The Crucible of Doubt: A Review

By Zachary Collier

The Crucible of Doubt: Reflections on the Quest for Faith by Terryl and Fiona Givens is a thoughtful, honest, and provocative book less about exploring the darkness of doubt and more about finding peace of mind in a world of uncertainties. Its most valuable contribution comes from returning to the foundation of Mormon theology: that all truth can be circumscribed into one great whole, and that truth is to be learned “by study and also by faith.”

In the Church, we have developed a very low tolerance for hearing criticism about our organization no matter what source the criticism comes from. This is largely due, I believe, to the persecution we experienced for the first century of our existence as a faith. It is a natural reaction to place yourself in direct opposition to the ones who do you harm. Fleeing persecution, the Latter-day Saints established an isolated community, where children were raised to distrust “gentiles” because of the harm done to their fathers. This culture, while not nearly as severe, still exists among many Mormon communities today. We fear the essays and websites of “anti-Mormons,” we alone are the “one true Church,” those struggling in the faith are “inactive,” and all other Christians are “apostates.” Such narrow-minded views are fragile. When a world-view is based on inaccurate assumptions, it is easily shattered.

Consequently, when facts outside the norm are mentioned in Sunday school or over the pulpit in a testimony meeting, they are met with twiddling thumbs and an uncomfortable silence that drapes itself over the nervous ward members as they squirm in their seats.

Gratefully, the book spends surprisingly little time sensationalizing the controversial. While controversial subjects like female ordination, race and the priesthood, polygamy, prophetic fallibility, and Mountain Meadows are discussed, the Givens do it in a way that is straightforward and balanced. The Givens are not so much concerned with the shadows as they are with the light; not so much concerned with the things that make us squirm as they are with why we squirm instead of boldly facing them.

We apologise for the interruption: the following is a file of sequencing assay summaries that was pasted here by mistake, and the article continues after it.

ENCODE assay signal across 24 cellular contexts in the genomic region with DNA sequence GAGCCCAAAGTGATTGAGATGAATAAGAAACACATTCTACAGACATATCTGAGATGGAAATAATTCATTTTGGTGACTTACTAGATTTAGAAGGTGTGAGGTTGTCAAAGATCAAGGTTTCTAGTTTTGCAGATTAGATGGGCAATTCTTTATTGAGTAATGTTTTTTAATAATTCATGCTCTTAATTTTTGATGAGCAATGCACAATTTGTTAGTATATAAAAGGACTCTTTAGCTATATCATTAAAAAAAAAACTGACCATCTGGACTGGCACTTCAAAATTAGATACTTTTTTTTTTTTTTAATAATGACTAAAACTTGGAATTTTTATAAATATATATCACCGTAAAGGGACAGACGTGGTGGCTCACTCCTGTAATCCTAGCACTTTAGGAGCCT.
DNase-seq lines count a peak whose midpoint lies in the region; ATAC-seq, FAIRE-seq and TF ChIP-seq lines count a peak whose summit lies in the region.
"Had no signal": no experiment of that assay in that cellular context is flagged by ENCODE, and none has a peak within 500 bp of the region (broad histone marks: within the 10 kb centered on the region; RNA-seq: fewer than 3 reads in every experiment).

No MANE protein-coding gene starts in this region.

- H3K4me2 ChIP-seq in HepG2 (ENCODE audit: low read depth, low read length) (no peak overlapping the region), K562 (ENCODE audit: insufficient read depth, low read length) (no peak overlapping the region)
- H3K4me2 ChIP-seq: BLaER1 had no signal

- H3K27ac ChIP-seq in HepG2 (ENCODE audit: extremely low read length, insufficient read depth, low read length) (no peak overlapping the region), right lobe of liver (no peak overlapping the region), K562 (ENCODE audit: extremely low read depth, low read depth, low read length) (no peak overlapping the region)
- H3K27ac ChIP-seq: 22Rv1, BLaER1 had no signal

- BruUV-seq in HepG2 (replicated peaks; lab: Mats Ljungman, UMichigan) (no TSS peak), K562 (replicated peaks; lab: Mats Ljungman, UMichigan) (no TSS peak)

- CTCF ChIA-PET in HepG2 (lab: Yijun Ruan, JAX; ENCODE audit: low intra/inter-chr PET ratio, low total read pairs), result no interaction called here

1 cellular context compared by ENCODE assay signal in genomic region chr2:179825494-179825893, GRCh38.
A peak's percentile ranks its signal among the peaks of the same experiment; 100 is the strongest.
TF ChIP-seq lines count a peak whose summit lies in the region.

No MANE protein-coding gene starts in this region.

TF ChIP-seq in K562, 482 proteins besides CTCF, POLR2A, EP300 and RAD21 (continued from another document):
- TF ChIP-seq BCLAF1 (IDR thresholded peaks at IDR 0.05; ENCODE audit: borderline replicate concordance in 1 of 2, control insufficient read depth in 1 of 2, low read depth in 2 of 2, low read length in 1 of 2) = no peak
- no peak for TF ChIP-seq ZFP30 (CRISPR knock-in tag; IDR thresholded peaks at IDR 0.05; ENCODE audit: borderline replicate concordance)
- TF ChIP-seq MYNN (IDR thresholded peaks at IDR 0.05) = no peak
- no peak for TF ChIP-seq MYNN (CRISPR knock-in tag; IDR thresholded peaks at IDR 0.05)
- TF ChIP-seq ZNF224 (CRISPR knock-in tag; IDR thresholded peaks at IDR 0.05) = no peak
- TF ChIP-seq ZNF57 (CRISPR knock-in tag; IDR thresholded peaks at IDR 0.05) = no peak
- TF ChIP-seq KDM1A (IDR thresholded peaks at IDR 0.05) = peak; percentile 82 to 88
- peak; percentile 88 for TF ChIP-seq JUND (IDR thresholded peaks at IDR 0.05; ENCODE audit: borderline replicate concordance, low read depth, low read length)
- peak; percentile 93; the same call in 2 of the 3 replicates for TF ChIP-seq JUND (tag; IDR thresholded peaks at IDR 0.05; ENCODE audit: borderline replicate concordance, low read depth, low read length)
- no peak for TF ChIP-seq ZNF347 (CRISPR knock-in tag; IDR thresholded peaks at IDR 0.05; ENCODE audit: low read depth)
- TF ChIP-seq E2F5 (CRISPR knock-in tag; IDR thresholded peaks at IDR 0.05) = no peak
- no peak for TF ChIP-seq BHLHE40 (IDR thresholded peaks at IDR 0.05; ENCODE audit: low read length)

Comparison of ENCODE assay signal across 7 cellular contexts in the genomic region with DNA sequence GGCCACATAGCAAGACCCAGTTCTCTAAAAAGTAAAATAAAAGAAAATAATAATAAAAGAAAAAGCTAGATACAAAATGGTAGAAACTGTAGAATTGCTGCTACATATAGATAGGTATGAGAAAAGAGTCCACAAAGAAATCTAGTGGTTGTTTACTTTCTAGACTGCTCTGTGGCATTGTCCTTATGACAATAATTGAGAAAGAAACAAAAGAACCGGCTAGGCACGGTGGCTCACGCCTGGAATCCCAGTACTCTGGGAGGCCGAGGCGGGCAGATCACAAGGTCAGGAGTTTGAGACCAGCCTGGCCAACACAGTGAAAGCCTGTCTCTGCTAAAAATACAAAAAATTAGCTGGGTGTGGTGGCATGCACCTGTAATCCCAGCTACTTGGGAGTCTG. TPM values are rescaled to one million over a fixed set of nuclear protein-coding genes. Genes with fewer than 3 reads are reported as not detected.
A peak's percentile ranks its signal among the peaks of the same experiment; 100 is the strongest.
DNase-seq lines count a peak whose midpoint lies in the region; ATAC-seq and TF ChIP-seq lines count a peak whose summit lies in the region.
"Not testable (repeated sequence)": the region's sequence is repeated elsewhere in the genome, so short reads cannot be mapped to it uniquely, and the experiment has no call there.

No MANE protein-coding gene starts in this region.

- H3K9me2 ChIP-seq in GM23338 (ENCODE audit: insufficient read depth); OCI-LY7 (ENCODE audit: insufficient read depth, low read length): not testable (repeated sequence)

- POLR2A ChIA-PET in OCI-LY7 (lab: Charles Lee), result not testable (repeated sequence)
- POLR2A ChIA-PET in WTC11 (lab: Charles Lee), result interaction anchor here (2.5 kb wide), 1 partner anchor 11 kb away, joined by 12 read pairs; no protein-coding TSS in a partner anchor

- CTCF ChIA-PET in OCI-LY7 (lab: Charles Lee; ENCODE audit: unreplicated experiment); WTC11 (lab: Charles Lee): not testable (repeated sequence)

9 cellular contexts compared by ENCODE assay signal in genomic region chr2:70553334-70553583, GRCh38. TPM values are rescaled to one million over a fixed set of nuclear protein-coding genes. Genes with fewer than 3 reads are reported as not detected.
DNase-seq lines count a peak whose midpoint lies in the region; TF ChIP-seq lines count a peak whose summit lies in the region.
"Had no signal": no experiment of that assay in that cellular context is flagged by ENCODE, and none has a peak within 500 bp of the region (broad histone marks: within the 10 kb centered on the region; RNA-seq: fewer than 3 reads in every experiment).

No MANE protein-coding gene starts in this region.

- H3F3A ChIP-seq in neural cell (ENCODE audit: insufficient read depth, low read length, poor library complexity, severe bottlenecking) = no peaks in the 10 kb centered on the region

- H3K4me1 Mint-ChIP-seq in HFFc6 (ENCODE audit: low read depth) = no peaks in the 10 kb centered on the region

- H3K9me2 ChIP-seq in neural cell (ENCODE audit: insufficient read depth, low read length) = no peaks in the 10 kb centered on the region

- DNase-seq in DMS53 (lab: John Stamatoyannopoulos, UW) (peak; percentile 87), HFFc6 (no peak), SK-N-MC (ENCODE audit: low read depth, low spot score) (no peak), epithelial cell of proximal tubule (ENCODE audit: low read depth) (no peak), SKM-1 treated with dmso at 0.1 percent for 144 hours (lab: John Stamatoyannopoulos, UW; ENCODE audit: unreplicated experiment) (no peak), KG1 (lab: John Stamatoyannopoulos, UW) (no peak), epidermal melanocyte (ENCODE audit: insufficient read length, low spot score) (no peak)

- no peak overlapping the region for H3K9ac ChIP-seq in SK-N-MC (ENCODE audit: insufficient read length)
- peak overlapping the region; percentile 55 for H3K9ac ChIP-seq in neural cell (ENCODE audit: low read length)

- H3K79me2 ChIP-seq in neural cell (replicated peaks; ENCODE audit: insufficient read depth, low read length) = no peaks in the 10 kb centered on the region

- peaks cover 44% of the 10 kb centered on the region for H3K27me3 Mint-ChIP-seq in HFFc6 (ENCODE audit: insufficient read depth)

As one who has wrestled with doubts in the past, I found this book very comforting. The principles taught were ones I had discovered during my own crucible of doubt, and it was incredibly refreshing to read someone with thoughts very similar to my own – albeit worded much better and backed with quotes from philosophers from every age in history.

The Givens dispel the shadows of doubt by casting the light of truth on them. Combating unsafe and impractical ideologies with solutions; comparing and contrasting different paradigms and letting the reader decide which is best for them; and ultimately dealing mercifully with all people, places, and things, in hopes that all may be profited by merciful examination and mutual instruction.

The conclusions we reach in this work are fundamental truths oft quoted in the Church but less frequently understood, and when understood even less frequently applied in a real world context. Some of these truths are:

All have sinned and come short of the glory of God. One who expects a human being past, present, or future to be perfect not only puts impossible expectations on that individual but also puts them in peril of hero-worship.

God is no respecter of persons. His truth is for everyone, regardless of faith, gender, race, age, etc. He cares for all of them, he loves them, he wants them to be happy. We do not have a monopoly on God’s love, nor do we have a monopoly on His truth. Our job is to use what he has given (and continues to give) us to bless others.

We believe that [God] will yet reveal many great and important things. In this life, we only know and see in part. There are many things we simply do not know yet. It is up to us to diligently seek for answers, to learn, to grow, to discover, to innovate. The search for truth is one of the greatest trials of this life, and the discovery of truth is one of the greatest joys we can obtain. We should not turn to feelings of hate and destroy all that we’ve worked for simply because we are impatient and frustrated in the moment.

There are many different ways to learn. We use our minds. We use our hearts. We hope and plan for the future. We succeed. We fail. We learn from the past. We form memories and reinterpret them based on new experiences. We learn from different cultures, we improve upon our own. We learn from speaking. We learn from listening. We learn from silence. We learn from pain, we learn from joy, we learn from our senses, we learn from intuition. Life is complex. Life is beautiful. To only trust feelings in the heat of the moment, or to cut everything out but cold hard reason would be to live a lesser life.

Prophets, priests, pharaohs, peasants – all must doubt, all must learn, all must grow. It is important that we cling to what is beautiful – cling to what is meaningful. No matter how dark things are at present, we must trust that they will make sense when that glorious day of understanding bursts upon us. Until then, we must be patient with ourselves and others as we learn together.

This book is a must read, and will be insightful to the devout and the doubtful alike.

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